Caregivers often feel guilty when they start to feel the strain of caring for their sick loved one. It’s perfectly natural to feel the frustrations and stressors that come with taking care of the needs of someone else. It doesn’t mean that you don’t love your family member if you start to feel less at ease. It’s important to understand that you’re not alone. This is an extremely common issue with those caring for sick family members. There are certain ways to help ease the stress and prevent caregiver burnout:
Seeing A Therapist
Therapists know how to prevent caregiver burnout. They have helped many clients understand their loved one’s disease. A therapist can help a caregiver find time to take care of their own needs, and learn the coping skills they need to handle any stressors that may come. Talking to a therapist can be extremely useful, regardless of what your loved one’s illness or situation is. Seeing a professional that is a mental health expert, may be especially useful if you are taking care of a mentally ill family member. Mental health specialists know the ins and outs of the disease, and can explain it to you and how best to handle it.
There are support groups for those who are practicing as a caregiver to family members. These support groups are an excellent place for caregivers to express their feelings, and communicate the challenges that come along with caring for their loved ones. Within support groups, you will most likely find new coping skills and friends. Talking to people who feel the same, or are faced with situations similar to yours, can be very beneficial.
Understand That You May Not Be Able To Do This Forever
You may not be able to take care of your loved one’s needs forever. You may be faced with the inevitable possibility of having to put them into assistant living. A nursing home, or hospice care may also be likely if they have a terminal disease. These types of facilities also need to be considered, if your loved one is getting more fragile due to age. Those taking care of the mentally ill that are too low functioning to live on their own, may want to consider looking into a group home. Mentally ill people who are too low functioning to work but are able to live on their own, can be placed into a disability apartment.
You Can Take A Break
Putting your loved one in assisted living or a nursing home, does not have to be forever. You can place them there for a temporary amount of time, until you are able to resume in home care. You can also hire an in-home care assistant for a while, to give yourself a break.
Have Your Loved One Apply For Assistance
Those who are taking care of a mentally or physically ill disabled family member, should encourage their loved one to apply for social security. They will get more money if they once worked. This money will help to purchase food, and will help pay medical expenses if they are uninsured.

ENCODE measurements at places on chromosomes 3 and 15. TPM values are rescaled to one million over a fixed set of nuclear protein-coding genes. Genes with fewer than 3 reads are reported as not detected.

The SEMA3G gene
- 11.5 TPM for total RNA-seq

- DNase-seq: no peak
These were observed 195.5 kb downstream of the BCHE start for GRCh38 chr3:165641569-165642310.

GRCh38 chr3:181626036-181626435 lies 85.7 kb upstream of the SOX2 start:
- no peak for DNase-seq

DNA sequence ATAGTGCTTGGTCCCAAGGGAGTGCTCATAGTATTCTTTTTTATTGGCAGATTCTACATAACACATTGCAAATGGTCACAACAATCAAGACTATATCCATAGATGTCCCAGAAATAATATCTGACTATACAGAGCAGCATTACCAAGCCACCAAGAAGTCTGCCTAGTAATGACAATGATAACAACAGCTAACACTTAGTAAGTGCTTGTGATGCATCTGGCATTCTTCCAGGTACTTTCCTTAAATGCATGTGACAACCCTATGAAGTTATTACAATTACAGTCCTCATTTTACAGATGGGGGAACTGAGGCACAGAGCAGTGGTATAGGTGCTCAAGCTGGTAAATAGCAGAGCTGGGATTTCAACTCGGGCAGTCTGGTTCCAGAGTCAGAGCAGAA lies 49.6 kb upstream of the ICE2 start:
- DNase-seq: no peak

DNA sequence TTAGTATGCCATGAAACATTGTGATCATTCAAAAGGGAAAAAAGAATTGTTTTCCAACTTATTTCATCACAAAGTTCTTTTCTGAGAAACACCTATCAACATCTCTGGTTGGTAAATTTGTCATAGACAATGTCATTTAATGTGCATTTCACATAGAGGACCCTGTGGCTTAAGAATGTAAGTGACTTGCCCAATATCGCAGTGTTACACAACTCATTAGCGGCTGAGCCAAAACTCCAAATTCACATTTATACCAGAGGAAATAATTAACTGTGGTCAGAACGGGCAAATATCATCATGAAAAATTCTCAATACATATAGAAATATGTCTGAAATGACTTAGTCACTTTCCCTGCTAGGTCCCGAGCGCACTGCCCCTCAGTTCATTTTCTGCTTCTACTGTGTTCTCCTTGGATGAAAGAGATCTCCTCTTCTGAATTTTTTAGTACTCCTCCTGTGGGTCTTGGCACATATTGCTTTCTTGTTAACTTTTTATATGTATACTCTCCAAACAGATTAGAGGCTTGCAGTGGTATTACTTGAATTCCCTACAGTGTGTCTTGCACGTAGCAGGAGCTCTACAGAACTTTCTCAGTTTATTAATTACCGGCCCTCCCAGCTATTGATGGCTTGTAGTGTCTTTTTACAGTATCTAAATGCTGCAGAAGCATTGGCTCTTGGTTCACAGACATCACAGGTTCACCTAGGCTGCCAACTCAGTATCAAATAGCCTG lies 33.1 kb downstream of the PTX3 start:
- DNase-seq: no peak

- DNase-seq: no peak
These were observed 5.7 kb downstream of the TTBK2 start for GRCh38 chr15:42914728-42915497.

Understand That You Do Not Have To Be Perfect
Individuals who know how to prevent caregiver burnout, have learned that they don’t have to be the perfect caregiver. It’s okay to make mistakes, and you will. Take care of them the best you can. If you feel that you cannot fully or properly care on your own, consider getting care assistance.
Ask Other Family Members To Help
It’s too much on one person, to have to take care of the whole responsibility that comes with aiding a sick family member. Other close relatives should also be involved in the care taking. Parents, siblings, Aunts or Uncles can also help care for the loved one.
Never Call Your Sick Family Member A Burden
When it comes to preventing caregiver burnout, lashing out at a sick family member or calling them a burden will not help. It’s normal to feel heavy, almost explosive frustration when there’s a lot of responsibility on you. It will only make you feel guilty later and does not help to lash out this way. If you feel that you can no longer handle the stress or prevent this reaction, it is probably wiser to place your family member into assisted living.
It’s Not Easy
This isn’t going to be an easy road, but there will be an end. Right now, you need to take care of yourself. That is the only way to ensure you are able to fully and effectively take care of them. It’s time to accept your limitations, and learn how to be the best caregiver you can be. Learning the coping skills you’ll need to continue caring for them will only prove more helpful. Understand that you may not always be able to, and that’s okay. It’s also okay to accept that you may not be able to take care of them forever.
MedGift Advocacy Services, Inc. is a 501c3 non-profit organization, classified as a public charity and is registered in the State of Georgia under EIN 81-4017965.